Jar

  • Unglazed stoneware
  • 21 x 18 cm
  • 19th-20th century, Nguyen dynasty
  • Origin: Northern or Central Vietnam
  • Provenance: Ho Chi Minh City (Saigon), Vietnam
  • Gift of Osborne and Gratia Hauge, and Victor and Takako Hauge
  • S2005.139

Curatorial Remarks

1. (Louise Cort, 18 October 2005) According to archaeologist and ceramic specialist Morimoto Asako, Fukuoka, this jar is Vietnamese. The clay is like that used in the tall cylindrical vessels imported to Japan (Sakai and elsewhere) and known as kiridame (see S2005.134 and 135). The production site for those vessels has been identified as the My Xuyen-Phuoc Tich kilns, north of Hoi An, in central Vietnam.

2. (Louise Cort, 20 January 2006) A brown unglazed jar of similar form was in use for holding tea leaves in the headman's house of a village of ethnic Tai and Viet (Kinh) in Bac Thai province, northern Vietnam, when I visited in 1990 (Cort 1994, 54, fig. 14). It is more likely, however, that a jar of this sort made in central Vietnam would have reached the market in Saigon when the Hauges were there.

Cort, Louise Allison. 1994. "In Search of Ceramics in Vietnam." Asian Art and Culture VII(1): 44–61.

3. (Louise Cort, 12 July 2006) According to Dr. Luu Hung and Mrs. Nguyen Thi Hong Mai, Vietnam Museum of Ethnology, Hanoi, this jar was made by ethnic Viet (Kinh) potters. Jars of this kind were made in Phu Lang, Bac Ninh province, and at kilns in the Red River delta. Dr. Hung remembers from his childhood in the country northwest of Hanoi that his mother used jars like this to store sesame seed and black, white, and green beans kept for use as seed. The jar full of dried beans would be sealed by filling the rest of the jar with ash (to keep out insects), then plugging the mouth with a piece of dried banana leaf. Every family owned jars like this. Dr. Hung's family owned five, six, or seven of various sizes. They were not used in cities, only in the countryside. Unlike the Tai (see note 2), Viet people did not use these jars to store tea, since they prepared tea with fresh green tea leaves rather than dried leaves. The leaves were picked fresh daily or bought cheaply in the local market. The Vietnamese name for the jar shape is ‘hu’ or ‘vo’.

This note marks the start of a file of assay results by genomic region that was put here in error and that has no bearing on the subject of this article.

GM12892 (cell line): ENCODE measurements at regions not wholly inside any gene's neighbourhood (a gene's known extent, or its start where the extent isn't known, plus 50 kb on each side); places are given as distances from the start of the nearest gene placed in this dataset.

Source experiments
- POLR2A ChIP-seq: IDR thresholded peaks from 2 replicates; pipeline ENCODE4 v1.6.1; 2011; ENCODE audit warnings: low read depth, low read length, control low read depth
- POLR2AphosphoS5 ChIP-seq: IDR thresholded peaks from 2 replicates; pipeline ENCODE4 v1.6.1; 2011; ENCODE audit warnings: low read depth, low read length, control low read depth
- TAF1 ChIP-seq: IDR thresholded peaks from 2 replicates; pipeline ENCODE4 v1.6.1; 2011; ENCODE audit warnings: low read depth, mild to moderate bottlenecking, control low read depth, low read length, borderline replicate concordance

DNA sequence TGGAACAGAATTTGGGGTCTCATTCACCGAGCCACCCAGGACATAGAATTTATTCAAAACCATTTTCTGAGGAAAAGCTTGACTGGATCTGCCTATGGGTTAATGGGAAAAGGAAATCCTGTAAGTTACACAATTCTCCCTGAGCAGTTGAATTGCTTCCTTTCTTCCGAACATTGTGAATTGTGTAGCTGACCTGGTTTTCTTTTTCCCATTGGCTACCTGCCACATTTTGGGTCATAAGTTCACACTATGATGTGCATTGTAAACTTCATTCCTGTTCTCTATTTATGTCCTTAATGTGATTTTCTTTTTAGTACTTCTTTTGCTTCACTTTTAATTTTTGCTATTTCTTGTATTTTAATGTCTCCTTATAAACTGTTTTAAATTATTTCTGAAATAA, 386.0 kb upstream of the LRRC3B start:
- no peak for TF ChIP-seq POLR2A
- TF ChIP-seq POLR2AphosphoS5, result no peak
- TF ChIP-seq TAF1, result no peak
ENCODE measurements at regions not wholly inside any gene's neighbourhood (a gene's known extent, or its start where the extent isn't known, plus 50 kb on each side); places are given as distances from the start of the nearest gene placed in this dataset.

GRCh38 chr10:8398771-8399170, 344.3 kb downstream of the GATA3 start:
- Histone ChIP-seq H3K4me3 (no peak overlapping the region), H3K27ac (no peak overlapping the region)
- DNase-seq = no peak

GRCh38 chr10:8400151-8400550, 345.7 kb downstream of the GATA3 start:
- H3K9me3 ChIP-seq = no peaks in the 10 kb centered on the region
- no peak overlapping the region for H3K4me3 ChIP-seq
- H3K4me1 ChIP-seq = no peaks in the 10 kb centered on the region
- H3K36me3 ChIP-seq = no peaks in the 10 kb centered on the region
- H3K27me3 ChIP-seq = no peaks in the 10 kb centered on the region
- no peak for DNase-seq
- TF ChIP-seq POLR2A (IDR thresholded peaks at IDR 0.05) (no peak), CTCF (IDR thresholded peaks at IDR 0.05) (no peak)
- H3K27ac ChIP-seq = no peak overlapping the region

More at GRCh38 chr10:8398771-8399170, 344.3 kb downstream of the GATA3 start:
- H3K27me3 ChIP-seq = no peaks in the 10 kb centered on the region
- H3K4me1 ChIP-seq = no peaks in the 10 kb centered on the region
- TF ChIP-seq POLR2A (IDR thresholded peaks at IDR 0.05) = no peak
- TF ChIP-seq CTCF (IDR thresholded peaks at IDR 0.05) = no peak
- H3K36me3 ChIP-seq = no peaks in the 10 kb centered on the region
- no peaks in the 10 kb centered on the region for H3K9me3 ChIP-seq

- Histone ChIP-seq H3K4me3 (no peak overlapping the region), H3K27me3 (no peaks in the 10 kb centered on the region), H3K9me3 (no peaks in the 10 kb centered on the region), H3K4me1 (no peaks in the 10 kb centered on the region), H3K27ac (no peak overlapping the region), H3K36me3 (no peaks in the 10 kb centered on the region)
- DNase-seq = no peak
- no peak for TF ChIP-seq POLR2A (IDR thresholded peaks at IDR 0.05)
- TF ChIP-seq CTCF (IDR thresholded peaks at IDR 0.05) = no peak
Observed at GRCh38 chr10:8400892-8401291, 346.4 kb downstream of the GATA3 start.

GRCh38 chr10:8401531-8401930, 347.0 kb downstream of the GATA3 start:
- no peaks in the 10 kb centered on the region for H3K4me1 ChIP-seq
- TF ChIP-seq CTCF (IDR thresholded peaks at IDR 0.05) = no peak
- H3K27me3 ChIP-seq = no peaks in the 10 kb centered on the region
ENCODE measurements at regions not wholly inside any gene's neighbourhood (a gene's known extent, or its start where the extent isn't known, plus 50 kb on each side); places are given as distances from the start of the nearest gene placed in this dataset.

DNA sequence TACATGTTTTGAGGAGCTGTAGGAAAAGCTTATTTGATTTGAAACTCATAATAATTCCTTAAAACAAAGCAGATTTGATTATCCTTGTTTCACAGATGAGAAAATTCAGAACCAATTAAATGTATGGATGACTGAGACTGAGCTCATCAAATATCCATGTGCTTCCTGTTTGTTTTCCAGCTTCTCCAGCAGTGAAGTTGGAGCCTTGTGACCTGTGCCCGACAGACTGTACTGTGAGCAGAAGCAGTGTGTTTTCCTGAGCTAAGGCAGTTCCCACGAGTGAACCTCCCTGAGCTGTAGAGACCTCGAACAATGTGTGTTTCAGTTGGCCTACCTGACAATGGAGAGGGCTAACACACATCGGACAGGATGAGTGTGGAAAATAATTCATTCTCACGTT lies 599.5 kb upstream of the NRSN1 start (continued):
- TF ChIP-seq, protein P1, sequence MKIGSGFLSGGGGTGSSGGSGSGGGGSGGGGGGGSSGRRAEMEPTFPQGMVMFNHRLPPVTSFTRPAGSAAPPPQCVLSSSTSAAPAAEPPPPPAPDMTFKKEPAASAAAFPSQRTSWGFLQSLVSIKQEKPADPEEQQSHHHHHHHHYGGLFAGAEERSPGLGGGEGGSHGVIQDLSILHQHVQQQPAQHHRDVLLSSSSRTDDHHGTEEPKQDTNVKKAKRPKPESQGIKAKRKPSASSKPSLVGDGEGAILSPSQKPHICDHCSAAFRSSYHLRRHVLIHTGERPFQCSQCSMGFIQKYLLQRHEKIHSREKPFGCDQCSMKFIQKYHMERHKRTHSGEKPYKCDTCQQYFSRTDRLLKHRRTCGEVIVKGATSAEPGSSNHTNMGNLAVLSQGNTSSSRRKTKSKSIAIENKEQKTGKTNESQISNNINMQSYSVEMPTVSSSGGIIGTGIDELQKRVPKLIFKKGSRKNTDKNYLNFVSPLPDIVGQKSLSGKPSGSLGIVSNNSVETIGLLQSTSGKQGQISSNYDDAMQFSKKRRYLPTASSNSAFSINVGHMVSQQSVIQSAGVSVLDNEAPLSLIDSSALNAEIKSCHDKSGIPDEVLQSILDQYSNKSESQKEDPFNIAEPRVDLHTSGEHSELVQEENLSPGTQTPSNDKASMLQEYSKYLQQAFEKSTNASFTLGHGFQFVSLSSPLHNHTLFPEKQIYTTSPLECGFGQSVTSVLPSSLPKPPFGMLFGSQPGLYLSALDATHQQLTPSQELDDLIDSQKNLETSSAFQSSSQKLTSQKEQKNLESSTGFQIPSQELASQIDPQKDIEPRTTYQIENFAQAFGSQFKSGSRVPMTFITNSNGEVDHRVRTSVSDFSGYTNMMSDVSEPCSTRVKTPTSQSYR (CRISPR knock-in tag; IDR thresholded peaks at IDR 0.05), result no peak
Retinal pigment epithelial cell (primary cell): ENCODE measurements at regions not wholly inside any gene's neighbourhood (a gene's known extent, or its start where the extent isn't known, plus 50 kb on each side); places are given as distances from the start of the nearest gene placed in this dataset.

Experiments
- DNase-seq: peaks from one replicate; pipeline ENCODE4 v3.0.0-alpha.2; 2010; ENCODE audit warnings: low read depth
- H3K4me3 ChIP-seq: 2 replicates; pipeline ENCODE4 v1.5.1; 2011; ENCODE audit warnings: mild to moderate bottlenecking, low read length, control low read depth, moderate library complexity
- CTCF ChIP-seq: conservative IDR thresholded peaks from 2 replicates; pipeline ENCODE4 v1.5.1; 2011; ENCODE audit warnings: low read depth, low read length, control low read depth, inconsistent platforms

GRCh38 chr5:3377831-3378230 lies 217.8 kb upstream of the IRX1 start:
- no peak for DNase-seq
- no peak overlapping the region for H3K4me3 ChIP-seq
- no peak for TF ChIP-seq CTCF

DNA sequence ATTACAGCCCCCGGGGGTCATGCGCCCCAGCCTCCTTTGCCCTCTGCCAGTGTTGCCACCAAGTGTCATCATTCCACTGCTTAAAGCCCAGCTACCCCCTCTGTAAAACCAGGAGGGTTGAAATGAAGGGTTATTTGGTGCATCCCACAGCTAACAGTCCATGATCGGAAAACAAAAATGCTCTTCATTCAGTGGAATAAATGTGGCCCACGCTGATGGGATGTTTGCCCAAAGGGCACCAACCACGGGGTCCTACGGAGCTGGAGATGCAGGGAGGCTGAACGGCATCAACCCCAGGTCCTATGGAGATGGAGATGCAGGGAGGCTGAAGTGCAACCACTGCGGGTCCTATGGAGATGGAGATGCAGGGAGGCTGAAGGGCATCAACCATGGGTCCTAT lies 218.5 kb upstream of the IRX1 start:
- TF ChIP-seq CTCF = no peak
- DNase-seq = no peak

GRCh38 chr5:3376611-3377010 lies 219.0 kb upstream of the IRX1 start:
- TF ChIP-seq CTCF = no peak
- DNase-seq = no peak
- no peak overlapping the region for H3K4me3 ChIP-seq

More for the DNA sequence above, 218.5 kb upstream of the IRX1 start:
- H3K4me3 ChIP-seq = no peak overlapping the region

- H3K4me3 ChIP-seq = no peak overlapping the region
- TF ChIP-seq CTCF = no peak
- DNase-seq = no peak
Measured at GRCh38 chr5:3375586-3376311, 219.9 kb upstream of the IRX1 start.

In Origin changed Central Vietnam to Northern or Central Vietnam. To Date added 19th–20th century.

4. (Louise Cort, 22 Dec 2014) According to archaeologists Kikuchi Sei'ichi and Abe Yuriko, this jar could well be a product of the Phuoc Tich kilns. The nearby My Xuyen kilns began production in the 16th century, expanded in the 17th century to Phuoc Tich, and ceased production at the end of the 17th century or into the 18th century.


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